This kit is black, not brown.
By Kelly O’Day, Editor
I signed on for the Mammoth 100 gravel ride, and followed through despite a frightening forecast.
Fast forward to ride morning. Frank, the race director, explained the worst part of the course would be the sand barrens from Miles 16-23, but at least the final 40 miles on Gandy Dancer Trail would be fast.
He forgot to mention there was a second sand barrens. Oh, and the fast Gandy Dancer, not so much. Before the event, the common wisdom was rain would firm up some of the difficult spots, but too much rain had the opposite effect.
On the other hand, how many race directors sweep an event, and offer up Coke, water or Hamm’s, with cookies, crackers and venison sausage?
And beautiful scenery (swan pairs in Crex Meadows!), everywhere we looked.
Inevitable jokes occurred.
“What’s wrong? Nothing important, just a loose headset. Ride on.”
At Mile 35, Todd made the mistake of looking at weather app radar, proclaiming the storm almost past. For 50 miles, “Todd, when’s it gonna to stop raining?” Turns out we were perfectly staying within the scope of the slow-moving showers.
Absolutely the funniest part of the ride was when we noticed Dan’s bike shorts hadn’t been properly rinsed, so they were foaming liberally around the pressure of the seat. Bizarre and hilarious. “We’re going to have to put you and your rabies butt down, Dan!”
Most of the event was a joy, filled with joking, but when one’s long ride of the year is 44 miles on pavement – or a similar equivalent for others in the group – at some point the whole thing devolves into a survival slogfest.
We all started to break down near Mile 70, the effect of the sloppy Gandy taking hold. One bonk led to a slowdown to 5 mph. Group-think said stay together, but quick mental math slapped a six-hour finish in the face of an already too-long day. It was decided three continue, one to return with a vehicle. A mile down the trail, I realized I was in danger of not finishing myself unless I could get in a groove of my own pace – a hardly different one from the rest of the trio. In my altered state, it seemed I broke the trail suction a mile-per-hour or two faster.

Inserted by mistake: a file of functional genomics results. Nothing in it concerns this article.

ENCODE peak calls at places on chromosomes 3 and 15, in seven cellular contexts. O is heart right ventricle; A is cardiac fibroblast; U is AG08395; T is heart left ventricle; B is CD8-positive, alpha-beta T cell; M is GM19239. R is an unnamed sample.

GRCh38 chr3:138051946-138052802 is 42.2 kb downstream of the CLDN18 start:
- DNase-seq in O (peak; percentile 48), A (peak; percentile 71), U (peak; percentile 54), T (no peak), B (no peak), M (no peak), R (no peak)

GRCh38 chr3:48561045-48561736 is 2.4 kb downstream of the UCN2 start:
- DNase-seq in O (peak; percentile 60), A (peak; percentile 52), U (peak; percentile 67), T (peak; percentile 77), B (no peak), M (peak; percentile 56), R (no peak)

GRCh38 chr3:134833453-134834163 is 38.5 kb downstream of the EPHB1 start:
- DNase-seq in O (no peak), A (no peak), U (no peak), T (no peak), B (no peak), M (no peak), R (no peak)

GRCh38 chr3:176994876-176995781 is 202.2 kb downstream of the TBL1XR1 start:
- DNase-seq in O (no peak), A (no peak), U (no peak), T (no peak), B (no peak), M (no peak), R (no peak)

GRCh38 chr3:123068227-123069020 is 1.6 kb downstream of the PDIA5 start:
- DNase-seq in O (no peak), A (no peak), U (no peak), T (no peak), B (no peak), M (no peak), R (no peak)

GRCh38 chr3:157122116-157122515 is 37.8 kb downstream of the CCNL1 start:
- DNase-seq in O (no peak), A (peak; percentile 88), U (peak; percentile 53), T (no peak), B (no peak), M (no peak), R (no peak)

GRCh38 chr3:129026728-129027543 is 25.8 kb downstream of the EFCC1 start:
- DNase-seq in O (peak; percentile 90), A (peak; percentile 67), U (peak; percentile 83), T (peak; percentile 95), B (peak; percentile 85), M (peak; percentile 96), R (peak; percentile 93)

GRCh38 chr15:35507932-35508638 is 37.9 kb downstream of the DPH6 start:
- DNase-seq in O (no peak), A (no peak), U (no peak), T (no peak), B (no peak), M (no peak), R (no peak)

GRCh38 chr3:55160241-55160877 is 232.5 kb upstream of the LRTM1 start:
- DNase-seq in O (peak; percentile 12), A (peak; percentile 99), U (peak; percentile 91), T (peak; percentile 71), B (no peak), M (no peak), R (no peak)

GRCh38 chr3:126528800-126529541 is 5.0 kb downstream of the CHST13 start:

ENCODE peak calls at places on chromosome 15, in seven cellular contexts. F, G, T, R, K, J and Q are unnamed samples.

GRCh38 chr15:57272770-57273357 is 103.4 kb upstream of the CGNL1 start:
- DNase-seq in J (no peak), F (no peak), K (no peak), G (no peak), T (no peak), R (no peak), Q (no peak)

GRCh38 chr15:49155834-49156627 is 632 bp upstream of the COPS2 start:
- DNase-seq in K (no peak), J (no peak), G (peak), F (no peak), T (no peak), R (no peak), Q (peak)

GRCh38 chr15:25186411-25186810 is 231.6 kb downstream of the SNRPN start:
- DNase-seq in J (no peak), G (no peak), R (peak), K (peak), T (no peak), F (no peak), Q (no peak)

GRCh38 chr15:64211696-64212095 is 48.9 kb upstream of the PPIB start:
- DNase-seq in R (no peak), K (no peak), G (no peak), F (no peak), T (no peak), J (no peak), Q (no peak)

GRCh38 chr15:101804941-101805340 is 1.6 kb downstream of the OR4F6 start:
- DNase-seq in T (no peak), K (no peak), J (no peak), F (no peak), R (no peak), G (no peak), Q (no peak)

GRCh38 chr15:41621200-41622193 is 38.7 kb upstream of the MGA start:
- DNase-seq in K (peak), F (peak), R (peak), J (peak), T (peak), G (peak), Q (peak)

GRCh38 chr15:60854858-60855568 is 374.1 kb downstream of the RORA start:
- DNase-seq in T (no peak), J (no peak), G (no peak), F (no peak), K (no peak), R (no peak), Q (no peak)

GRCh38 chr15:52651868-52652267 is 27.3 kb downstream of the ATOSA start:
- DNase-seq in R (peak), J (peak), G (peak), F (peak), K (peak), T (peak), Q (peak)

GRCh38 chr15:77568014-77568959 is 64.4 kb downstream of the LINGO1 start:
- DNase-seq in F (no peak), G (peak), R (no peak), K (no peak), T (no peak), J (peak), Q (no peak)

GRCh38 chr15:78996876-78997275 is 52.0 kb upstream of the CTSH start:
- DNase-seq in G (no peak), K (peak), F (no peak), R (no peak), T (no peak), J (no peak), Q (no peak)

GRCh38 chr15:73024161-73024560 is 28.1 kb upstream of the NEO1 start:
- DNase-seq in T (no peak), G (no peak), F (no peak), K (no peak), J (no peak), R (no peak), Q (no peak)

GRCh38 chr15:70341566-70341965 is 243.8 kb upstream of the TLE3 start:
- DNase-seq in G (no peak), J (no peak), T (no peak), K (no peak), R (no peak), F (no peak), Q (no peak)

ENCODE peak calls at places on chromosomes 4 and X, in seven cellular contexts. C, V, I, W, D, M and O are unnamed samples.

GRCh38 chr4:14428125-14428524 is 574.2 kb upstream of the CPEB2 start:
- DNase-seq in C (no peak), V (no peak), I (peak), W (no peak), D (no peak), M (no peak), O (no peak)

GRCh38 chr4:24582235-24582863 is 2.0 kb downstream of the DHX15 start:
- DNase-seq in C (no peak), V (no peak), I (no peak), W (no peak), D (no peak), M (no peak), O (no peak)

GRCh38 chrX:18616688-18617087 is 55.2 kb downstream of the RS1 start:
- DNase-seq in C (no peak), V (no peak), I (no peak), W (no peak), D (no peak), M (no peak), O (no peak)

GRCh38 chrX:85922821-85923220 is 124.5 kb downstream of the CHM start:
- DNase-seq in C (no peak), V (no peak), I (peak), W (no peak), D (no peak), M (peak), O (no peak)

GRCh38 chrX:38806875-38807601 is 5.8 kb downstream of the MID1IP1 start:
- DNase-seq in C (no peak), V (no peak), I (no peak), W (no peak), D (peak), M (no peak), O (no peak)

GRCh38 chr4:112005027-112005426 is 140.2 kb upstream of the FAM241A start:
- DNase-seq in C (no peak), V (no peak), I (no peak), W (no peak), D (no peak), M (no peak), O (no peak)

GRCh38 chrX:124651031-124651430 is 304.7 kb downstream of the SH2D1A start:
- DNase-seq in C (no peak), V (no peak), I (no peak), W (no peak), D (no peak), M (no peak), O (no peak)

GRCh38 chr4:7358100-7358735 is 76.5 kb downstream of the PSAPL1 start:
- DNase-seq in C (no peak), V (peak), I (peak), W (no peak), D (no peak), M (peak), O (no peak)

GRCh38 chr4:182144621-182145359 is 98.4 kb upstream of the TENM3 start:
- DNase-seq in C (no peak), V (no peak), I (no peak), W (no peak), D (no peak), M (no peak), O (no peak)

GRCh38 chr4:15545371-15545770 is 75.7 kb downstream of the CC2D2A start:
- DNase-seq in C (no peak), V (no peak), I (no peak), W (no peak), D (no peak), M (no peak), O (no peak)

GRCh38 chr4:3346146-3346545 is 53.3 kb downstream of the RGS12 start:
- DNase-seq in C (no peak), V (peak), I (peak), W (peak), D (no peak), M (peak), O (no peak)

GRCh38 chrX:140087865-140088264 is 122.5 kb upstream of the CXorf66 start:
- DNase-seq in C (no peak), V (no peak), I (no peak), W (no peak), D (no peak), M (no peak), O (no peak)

It helped to descend into my own head, but it lead to missing the final indicators of the well-marked trail (an orange-topped stake alerting every turn, another around the corner in the next direction), the first turn in nearly 40 miles. I ended up adding about two miles to the ride, thankfully almost all downhill highway. I figured I had one last blast in me, but it turned out my bike didn’t. Too much crud in my rear derailleur wouldn’t let me shift, so I coasted nearly the rest of the way home. It had happened in the sand barrens, too, but a momentary bike bath in the meadows and the grinding disappeared.
Getting off the bike, I realized my legs were shot. I could barely drag myself to the door of the Cyclova XC shop and was unable to bend down to pick up anything. Steve – of bike to the Birkie, camp at the start, ski the full Birk, then bike straight home fame – threatened to charge me a buck per item pick-up. Instead, the lifesaver offered pure arnica gel. “How much does it cost?” followed quickly by “Could I buy it from you?” Pure relief.
Steve asks with a straight face if we saw any rain.
“It downpoured here for 10-15 minutes, but then we didn’t have any more,” he explained.
“Did we have any rain?” I repeated. “Only for 80 miles.”
I highly recommend biting off more than you can chew at times, just to push your limits beyond your limits. Share it with a few friends to create cherished memories.